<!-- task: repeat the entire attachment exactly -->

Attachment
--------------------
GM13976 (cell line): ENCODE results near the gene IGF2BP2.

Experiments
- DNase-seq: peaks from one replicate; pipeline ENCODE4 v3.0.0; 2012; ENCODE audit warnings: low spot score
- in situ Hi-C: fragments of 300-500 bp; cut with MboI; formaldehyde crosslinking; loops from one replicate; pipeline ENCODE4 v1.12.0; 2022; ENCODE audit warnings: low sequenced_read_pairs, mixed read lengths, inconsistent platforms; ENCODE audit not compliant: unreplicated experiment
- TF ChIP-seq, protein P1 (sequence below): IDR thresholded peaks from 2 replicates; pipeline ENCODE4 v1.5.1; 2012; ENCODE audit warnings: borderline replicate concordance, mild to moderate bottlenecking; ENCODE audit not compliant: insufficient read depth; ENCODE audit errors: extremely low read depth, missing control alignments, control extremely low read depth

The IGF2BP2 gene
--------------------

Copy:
GM13976 (cell line): ENCODE results near the gene IGF2BP2.

Experiments
- DNase-seq: peaks from one replicate; pipeline ENCODE4 v3.0.0; 2012; ENCODE audit warnings: low spot score
- in situ Hi-C: fragments of 300-500 bp; cut with MboI; formaldehyde crosslinking; loops from one replicate; pipeline ENCODE4 v1.12.0; 2022; ENCODE audit warnings: low sequenced_read_pairs, mixed read lengths, inconsistent platforms; ENCODE audit not compliant: unreplicated experiment
- TF ChIP-seq, protein P1 (sequence below): IDR thresholded peaks from 2 replicates; pipeline ENCODE4 v1.5.1; 2012; ENCODE audit warnings: borderline replicate concordance, mild to moderate bottlenecking; ENCODE audit not compliant: insufficient read depth; ENCODE audit errors: extremely low read depth, missing control alignments, control extremely low read depth

The IGF2BP2 gene